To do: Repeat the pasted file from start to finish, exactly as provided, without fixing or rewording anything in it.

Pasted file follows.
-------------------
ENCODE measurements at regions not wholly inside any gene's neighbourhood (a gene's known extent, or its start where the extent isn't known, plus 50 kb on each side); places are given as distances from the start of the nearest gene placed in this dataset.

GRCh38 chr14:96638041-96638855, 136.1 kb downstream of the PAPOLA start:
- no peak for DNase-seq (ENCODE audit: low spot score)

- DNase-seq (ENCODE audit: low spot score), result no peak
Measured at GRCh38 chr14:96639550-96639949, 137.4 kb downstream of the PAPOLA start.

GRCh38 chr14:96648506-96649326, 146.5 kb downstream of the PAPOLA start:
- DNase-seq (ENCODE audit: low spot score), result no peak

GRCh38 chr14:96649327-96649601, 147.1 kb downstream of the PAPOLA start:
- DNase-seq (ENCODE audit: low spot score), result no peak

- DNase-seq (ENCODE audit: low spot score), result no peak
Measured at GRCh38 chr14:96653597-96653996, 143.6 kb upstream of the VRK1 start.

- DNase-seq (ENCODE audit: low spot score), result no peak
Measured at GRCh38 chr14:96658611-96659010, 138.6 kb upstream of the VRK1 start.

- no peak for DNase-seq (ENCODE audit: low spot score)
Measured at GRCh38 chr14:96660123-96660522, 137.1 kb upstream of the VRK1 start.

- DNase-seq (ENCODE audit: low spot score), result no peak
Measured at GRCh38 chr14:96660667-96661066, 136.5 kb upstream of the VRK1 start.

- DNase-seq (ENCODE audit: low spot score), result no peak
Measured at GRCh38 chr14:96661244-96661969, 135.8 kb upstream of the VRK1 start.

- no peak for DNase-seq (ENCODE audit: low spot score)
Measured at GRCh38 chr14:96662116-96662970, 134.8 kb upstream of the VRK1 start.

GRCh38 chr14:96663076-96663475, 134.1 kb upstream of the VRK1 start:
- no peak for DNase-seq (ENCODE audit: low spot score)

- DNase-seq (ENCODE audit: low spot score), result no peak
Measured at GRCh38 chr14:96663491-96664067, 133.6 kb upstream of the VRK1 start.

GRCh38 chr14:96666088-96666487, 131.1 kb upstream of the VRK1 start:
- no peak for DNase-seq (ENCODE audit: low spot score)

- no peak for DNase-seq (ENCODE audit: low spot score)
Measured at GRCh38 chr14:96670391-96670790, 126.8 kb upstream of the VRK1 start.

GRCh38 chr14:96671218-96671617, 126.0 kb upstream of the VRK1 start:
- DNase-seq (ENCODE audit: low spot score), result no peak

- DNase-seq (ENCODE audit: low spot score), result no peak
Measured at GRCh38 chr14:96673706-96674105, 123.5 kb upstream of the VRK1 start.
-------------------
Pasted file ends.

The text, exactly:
ENCODE measurements at regions not wholly inside any gene's neighbourhood (a gene's known extent, or its start where the extent isn't known, plus 50 kb on each side); places are given as distances from the start of the nearest gene placed in this dataset.

GRCh38 chr14:96638041-96638855, 136.1 kb downstream of the PAPOLA start:
- no peak for DNase-seq (ENCODE audit: low spot score)

- DNase-seq (ENCODE audit: low spot score), result no peak
Measured at GRCh38 chr14:96639550-96639949, 137.4 kb downstream of the PAPOLA start.

GRCh38 chr14:96648506-96649326, 146.5 kb downstream of the PAPOLA start:
- DNase-seq (ENCODE audit: low spot score), result no peak

GRCh38 chr14:96649327-96649601, 147.1 kb downstream of the PAPOLA start:
- DNase-seq (ENCODE audit: low spot score), result no peak

- DNase-seq (ENCODE audit: low spot score), result no peak
Measured at GRCh38 chr14:96653597-96653996, 143.6 kb upstream of the VRK1 start.

- DNase-seq (ENCODE audit: low spot score), result no peak
Measured at GRCh38 chr14:96658611-96659010, 138.6 kb upstream of the VRK1 start.

- no peak for DNase-seq (ENCODE audit: low spot score)
Measured at GRCh38 chr14:96660123-96660522, 137.1 kb upstream of the VRK1 start.

- DNase-seq (ENCODE audit: low spot score), result no peak
Measured at GRCh38 chr14:96660667-96661066, 136.5 kb upstream of the VRK1 start.

- DNase-seq (ENCODE audit: low spot score), result no peak
Measured at GRCh38 chr14:96661244-96661969, 135.8 kb upstream of the VRK1 start.

- no peak for DNase-seq (ENCODE audit: low spot score)
Measured at GRCh38 chr14:96662116-96662970, 134.8 kb upstream of the VRK1 start.

GRCh38 chr14:96663076-96663475, 134.1 kb upstream of the VRK1 start:
- no peak for DNase-seq (ENCODE audit: low spot score)

- DNase-seq (ENCODE audit: low spot score), result no peak
Measured at GRCh38 chr14:96663491-96664067, 133.6 kb upstream of the VRK1 start.

GRCh38 chr14:96666088-96666487, 131.1 kb upstream of the VRK1 start:
- no peak for DNase-seq (ENCODE audit: low spot score)

- no peak for DNase-seq (ENCODE audit: low spot score)
Measured at GRCh38 chr14:96670391-96670790, 126.8 kb upstream of the VRK1 start.

GRCh38 chr14:96671218-96671617, 126.0 kb upstream of the VRK1 start:
- DNase-seq (ENCODE audit: low spot score), result no peak

- DNase-seq (ENCODE audit: low spot score), result no peak
Measured at GRCh38 chr14:96673706-96674105, 123.5 kb upstream of the VRK1 start.